I tried it. It stopped the thrush dead within three hours. 

How can GPs not know about these simple, natural solutions? I’m not talking about flower remedies, homeopathic pills, exotic herb concoctions or casting spells at the full moon, just basic changes to diet and the topical application of ingredients with known antifungal and antibacterial properties. How can GPs not know the full range of symptoms of something as common as thrush? How can they be so cavalier about prescribing antiobitics which have such a strong effect?

The next time I went to the doctors was for a routine smear test and met lovely Dr Newman.

“They really need to redesign these things,” I commented dryly, in so many ways, when it was all going on with the duck (my term for a speculum).
“And it’ll be a woman that does it, I’ll tell you that,” she said.

Love a flash of feminism in a medical professional. I told her about the thrush and instead of throwing pills at me she told me not to take antibiotics as it would just make me resistant and instead to drink as much water as possible to flush it out. Although she did make a little racial error when recommending a follow-up health check to my mother. My mother was about to go to India and suggested that Dr Newman give her a letter to take to a doctor there.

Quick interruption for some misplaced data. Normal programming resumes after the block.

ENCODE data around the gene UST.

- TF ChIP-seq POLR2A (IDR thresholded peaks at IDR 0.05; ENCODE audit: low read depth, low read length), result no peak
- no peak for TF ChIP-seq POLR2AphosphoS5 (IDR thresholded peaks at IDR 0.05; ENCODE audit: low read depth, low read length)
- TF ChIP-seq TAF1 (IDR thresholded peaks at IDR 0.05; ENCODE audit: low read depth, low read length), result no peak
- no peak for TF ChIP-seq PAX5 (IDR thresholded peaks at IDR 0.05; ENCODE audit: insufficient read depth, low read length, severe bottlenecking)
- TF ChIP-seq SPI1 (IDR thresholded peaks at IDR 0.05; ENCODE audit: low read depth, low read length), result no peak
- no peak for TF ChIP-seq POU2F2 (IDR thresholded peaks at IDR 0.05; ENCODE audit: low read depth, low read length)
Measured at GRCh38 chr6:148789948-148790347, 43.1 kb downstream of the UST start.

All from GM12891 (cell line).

“It does need to be someone who speaks English,” said Dr Newman. 

Dr Newman, some tiny tips. India’s doctors all speak fluent English and usually at least two other languages besides; India’s medical expertise is so great that Indian doctors and surgeons are employed globally and are indeed famous for their skill; and India’s best hospitals and specialist research units are world class. You seem to be under the impression that we are about to go to a village health station under a palm thatch in the middle of nowhere to talk to a shaman holding a feather and a rusty shaving blade. We are not.